-Program Expansion and Effectiveness – We have taken our chief program – TIGER - online, serving additional parents of children with education-access issues and other stakeholders. This expansion has successfully broken down the geographic and scheduling barriers associated with in-person teaching. Additionally, LRLC has expanded its policy and special advocacy work by introducing the Environmental Justice Project. The Project will create healthier communities by eliminating known environmental pollutants that negatively affect child development, communicating those pollutants to communities, and by ensuring treatment for those affected. Our goal is to utilize impact litigation, supported by education and disability rights laws, to increase environmental compliance and change laws and local district/county policies to ensure that schools and places where children learn and play are safe from future contamination.
-Board Development – In 2017 and 2018, we had 100% participation in the Board's Give or Get Policy. Most recently, our staff and board participated in the Annenberg Foundation's Alchemy Plus (we previously completed the Alchemy Seminar as well).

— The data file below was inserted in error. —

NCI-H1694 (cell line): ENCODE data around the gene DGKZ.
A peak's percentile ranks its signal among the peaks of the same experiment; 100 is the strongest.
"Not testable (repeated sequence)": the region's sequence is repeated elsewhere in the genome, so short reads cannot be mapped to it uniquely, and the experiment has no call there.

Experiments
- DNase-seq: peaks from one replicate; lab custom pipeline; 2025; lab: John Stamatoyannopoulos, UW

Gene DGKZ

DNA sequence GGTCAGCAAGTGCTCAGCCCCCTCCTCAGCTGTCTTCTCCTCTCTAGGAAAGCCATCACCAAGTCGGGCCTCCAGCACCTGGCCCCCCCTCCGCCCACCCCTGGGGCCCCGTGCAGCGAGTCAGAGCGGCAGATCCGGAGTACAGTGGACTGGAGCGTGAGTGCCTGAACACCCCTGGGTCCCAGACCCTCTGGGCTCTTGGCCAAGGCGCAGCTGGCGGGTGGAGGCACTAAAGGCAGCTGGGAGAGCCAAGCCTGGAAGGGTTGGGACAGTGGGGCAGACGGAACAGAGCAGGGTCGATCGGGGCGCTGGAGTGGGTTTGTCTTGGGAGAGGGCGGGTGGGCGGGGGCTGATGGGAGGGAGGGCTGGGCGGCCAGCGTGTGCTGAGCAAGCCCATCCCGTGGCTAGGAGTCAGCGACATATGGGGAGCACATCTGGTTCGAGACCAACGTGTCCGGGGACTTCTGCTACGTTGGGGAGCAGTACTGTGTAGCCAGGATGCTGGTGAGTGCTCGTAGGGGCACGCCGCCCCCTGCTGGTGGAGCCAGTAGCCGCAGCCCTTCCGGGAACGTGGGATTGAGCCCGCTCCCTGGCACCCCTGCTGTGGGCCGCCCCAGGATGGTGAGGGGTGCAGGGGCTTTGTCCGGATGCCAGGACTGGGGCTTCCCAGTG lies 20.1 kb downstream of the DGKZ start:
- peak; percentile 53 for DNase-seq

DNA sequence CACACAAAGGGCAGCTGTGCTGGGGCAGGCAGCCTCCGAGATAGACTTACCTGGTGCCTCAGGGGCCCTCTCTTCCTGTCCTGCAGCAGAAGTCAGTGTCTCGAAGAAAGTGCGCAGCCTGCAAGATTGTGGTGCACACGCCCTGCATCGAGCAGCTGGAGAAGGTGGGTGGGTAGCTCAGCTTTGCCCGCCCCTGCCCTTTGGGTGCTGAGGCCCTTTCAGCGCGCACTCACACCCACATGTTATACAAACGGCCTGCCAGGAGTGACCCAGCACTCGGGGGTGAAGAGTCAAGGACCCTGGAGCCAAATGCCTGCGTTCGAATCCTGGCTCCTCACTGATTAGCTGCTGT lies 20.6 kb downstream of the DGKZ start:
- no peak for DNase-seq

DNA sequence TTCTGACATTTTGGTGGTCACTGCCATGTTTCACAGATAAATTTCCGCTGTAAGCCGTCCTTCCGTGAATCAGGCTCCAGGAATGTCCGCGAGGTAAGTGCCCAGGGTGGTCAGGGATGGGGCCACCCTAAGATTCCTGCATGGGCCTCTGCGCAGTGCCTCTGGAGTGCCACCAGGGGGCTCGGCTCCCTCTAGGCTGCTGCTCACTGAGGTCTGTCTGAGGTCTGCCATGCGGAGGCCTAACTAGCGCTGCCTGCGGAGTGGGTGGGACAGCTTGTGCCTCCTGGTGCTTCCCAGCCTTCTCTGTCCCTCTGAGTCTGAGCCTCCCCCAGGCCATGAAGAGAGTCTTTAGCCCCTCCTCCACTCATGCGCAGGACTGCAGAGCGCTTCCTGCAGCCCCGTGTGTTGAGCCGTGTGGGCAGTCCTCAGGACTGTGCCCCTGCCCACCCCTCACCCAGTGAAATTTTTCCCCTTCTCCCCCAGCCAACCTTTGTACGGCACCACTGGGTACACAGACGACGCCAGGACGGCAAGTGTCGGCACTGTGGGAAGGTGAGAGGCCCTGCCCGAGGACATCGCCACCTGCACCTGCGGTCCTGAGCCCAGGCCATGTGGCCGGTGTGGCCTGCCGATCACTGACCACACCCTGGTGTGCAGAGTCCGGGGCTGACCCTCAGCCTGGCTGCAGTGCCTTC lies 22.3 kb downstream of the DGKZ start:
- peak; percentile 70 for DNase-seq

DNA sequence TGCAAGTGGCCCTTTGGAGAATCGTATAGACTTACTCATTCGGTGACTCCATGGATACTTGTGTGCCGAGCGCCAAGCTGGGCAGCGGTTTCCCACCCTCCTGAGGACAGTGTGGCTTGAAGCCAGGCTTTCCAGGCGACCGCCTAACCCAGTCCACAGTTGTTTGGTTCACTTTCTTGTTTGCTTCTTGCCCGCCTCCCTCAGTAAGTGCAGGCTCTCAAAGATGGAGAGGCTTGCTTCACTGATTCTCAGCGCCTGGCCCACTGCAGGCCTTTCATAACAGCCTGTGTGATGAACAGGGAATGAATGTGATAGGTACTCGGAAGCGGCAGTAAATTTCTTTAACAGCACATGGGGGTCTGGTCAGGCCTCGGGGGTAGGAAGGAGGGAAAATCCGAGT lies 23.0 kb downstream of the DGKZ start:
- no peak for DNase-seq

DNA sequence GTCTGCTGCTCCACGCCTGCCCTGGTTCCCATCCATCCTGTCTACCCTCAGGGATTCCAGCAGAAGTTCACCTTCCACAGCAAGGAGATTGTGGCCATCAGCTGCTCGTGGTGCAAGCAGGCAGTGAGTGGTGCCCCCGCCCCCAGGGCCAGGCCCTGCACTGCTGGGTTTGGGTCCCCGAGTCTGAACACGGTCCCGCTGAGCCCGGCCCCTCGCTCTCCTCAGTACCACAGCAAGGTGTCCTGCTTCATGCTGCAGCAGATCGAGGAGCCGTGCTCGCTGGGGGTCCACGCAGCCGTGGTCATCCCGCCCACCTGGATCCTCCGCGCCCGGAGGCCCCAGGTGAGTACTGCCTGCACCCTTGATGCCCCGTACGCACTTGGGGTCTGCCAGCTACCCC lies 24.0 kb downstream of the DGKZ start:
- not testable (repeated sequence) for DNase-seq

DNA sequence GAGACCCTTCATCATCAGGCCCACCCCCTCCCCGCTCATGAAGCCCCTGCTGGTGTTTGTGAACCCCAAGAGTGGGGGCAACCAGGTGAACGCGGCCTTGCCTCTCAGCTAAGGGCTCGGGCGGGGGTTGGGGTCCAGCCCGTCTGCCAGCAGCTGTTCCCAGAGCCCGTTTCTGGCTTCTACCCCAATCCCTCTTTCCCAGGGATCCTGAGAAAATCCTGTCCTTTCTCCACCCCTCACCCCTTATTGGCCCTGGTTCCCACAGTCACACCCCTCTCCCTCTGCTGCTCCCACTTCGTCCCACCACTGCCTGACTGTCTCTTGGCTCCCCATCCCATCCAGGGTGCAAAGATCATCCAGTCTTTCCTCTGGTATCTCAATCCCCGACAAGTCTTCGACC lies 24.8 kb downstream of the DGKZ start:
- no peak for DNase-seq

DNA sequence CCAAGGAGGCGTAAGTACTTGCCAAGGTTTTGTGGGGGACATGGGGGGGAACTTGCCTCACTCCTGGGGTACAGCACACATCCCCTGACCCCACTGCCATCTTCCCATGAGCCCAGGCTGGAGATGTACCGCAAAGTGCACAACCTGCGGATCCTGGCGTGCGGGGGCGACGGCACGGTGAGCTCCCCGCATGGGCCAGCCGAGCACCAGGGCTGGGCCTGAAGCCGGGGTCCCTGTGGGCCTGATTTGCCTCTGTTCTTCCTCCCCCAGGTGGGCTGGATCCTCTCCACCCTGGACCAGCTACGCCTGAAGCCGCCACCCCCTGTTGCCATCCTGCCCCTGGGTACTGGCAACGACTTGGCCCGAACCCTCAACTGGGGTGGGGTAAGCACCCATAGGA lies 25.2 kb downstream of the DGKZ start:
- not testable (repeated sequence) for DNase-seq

-Organizational Dynamic – In 2016, we implemented comprehensive benefits and salary packages to better support our talented staff. In 2017, we expanded the package to cover spouses and dependents of our staff, as well as increased our staff training budget.
LRLC continues to address the challenges related to technology and aging infrastructure. As LRLC has grown in the past few years we have felt the limitations of our aging technological infrastructure. Where a computer purchased in 2008 would have lasted 5-7 years, one purchased today might only last 3-5 before it is being outpaced by the size and strength of the programs we wish to run on it. A significant realization we made as a member of the Annenberg Tech cohort was the need for financial investment in technology, and we are planning to factor this investment into our budget in years to come.